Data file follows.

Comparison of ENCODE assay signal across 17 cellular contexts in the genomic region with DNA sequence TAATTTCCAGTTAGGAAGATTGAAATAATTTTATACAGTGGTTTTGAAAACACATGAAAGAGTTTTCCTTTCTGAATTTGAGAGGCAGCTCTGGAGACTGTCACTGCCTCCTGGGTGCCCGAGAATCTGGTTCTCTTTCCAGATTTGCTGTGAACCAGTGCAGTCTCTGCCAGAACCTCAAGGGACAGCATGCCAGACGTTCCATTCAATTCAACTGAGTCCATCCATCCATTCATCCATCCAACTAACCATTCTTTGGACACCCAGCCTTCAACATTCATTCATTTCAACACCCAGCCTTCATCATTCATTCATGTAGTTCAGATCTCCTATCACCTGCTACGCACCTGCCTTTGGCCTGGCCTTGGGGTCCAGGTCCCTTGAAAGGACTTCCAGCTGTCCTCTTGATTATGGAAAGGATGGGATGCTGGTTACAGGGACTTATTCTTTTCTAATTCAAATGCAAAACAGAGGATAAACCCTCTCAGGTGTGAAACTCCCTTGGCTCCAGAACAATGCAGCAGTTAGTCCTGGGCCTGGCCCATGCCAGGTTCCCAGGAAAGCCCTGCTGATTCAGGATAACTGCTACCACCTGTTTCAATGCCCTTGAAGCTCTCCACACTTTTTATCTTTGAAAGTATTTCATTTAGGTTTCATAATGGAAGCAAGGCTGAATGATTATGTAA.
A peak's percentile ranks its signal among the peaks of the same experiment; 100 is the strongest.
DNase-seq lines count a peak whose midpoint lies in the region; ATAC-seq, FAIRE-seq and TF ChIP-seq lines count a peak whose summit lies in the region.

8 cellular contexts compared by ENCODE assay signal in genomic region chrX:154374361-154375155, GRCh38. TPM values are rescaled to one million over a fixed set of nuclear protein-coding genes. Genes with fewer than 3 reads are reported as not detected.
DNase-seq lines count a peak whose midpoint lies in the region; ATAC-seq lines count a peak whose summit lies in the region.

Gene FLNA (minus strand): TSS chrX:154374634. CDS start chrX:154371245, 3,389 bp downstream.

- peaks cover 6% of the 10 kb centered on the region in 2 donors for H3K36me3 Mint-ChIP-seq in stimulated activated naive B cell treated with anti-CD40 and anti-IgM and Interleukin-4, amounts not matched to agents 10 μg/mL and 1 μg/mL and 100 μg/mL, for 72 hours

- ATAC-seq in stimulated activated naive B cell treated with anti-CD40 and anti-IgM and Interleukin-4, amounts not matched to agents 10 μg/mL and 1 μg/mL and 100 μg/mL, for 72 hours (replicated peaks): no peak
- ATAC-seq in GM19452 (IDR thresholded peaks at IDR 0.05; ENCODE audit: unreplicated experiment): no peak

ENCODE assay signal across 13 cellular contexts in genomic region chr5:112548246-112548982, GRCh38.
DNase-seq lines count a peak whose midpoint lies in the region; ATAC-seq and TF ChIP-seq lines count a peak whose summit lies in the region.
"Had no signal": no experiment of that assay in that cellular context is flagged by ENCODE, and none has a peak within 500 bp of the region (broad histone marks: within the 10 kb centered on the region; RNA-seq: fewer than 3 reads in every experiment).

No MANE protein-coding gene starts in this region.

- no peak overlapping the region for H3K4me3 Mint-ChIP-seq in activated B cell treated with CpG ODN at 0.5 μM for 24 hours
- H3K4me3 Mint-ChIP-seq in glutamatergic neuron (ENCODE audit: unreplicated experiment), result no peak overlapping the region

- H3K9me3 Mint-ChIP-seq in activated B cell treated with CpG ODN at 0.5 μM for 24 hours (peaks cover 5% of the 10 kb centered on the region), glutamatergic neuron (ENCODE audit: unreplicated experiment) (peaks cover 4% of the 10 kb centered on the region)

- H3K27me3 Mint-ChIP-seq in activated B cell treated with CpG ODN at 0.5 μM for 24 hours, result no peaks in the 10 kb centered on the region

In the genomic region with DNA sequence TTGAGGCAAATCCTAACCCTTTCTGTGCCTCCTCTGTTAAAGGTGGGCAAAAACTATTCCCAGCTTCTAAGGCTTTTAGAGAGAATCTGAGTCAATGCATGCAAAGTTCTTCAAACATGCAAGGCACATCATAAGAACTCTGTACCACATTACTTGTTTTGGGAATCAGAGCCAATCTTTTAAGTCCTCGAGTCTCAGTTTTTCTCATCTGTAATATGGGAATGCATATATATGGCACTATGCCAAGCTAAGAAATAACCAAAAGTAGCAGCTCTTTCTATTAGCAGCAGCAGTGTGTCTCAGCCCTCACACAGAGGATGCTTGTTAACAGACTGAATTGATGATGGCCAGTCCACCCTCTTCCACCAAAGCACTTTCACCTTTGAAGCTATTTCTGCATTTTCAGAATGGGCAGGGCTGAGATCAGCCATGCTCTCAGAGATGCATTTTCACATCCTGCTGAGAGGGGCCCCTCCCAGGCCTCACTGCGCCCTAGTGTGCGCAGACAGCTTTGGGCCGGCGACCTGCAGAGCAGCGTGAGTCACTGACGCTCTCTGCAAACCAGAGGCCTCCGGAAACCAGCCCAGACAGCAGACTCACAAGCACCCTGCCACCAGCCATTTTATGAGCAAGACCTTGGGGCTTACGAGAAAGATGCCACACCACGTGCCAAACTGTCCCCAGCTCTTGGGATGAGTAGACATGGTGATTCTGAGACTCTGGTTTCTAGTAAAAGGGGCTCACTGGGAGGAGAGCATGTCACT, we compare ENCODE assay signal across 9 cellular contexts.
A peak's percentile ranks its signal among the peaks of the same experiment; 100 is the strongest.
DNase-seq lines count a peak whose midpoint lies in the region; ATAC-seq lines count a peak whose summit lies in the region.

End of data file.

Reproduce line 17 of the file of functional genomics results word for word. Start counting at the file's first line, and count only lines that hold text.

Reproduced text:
- H3K27me3 Mint-ChIP-seq in activated B cell treated with CpG ODN at 0.5 μM for 24 hours, result no peaks in the 10 kb centered on the region